What to Wear Snowshoeing

The good news is there really isnt a lot of specific gear for snowshoeing or cross-country skiing. Outside of your snowshoes or your skis, if you hike and have gear for colder weather, you probably have most of the gear you need.

Here are a few basic suggestions:

Be sure to choose footwear that matches your snowshoeing style, whether it’s casual walking, backcountry trekking, climbing summits or trail-running. Leather hiking boots work well, especially if they are waterproofed. Insulated boots will work but they usually don’t offer the support for long periods. Some people use plastic mountaineering boots, which are fine, but they aren’t necessary for all but the adventurous snowshoeing. Trail-running snowshoes are designed to be worn with trail-running shoes or cross-trainers. Wool or synthetic socks with wicking liners help keep you feet warm and dry. Gaiters keep snow out of your boots and keep your feet dry.

Wear layers that can be adjusted to your activity level and the weather. Synthetics or wool offer heat retention when wet. Wear a good base layer. Whatever base layer you choose should wick moisture, insulate well and dry quickly. Wearing a zippered top helps you regulate body heat as you stop and go. Fleece makes a good insulating mid-layer since it retains heat when wet and breathes as you exercise. A waterproof, breathable shell jacket and pants keep you dry and protect you from the wind.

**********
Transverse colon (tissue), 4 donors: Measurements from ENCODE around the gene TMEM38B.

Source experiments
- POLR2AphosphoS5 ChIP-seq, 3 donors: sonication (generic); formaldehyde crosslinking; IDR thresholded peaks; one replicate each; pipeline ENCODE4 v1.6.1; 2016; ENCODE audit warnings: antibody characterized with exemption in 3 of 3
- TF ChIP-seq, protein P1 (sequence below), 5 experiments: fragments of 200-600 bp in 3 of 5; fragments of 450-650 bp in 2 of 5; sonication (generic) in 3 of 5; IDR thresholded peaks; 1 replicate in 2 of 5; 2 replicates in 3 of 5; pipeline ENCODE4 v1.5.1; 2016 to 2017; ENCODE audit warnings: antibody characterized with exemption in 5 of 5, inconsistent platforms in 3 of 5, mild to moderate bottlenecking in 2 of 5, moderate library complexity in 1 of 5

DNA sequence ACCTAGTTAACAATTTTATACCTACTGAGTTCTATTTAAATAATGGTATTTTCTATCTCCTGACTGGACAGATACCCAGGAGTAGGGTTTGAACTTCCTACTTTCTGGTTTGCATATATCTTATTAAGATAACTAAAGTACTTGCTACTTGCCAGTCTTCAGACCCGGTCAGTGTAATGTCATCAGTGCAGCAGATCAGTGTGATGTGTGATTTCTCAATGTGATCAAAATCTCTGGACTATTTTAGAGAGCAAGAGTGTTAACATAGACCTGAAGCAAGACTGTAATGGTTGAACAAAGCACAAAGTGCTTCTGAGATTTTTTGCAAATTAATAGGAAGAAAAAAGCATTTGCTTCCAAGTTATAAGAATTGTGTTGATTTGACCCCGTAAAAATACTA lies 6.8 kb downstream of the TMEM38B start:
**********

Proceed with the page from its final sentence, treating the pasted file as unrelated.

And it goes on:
Keep your head and hands covered to prevent loss of body heat. A wool or synthetic hat or headband retains heat. A ball cap can shade your eyes on sunny days. Waterproof gloves or mittens are a must to keep your hands dry and warm. On cold days, combine shells with fleece mittens or gloves. In warmer conditions, glove liners may be all you need.

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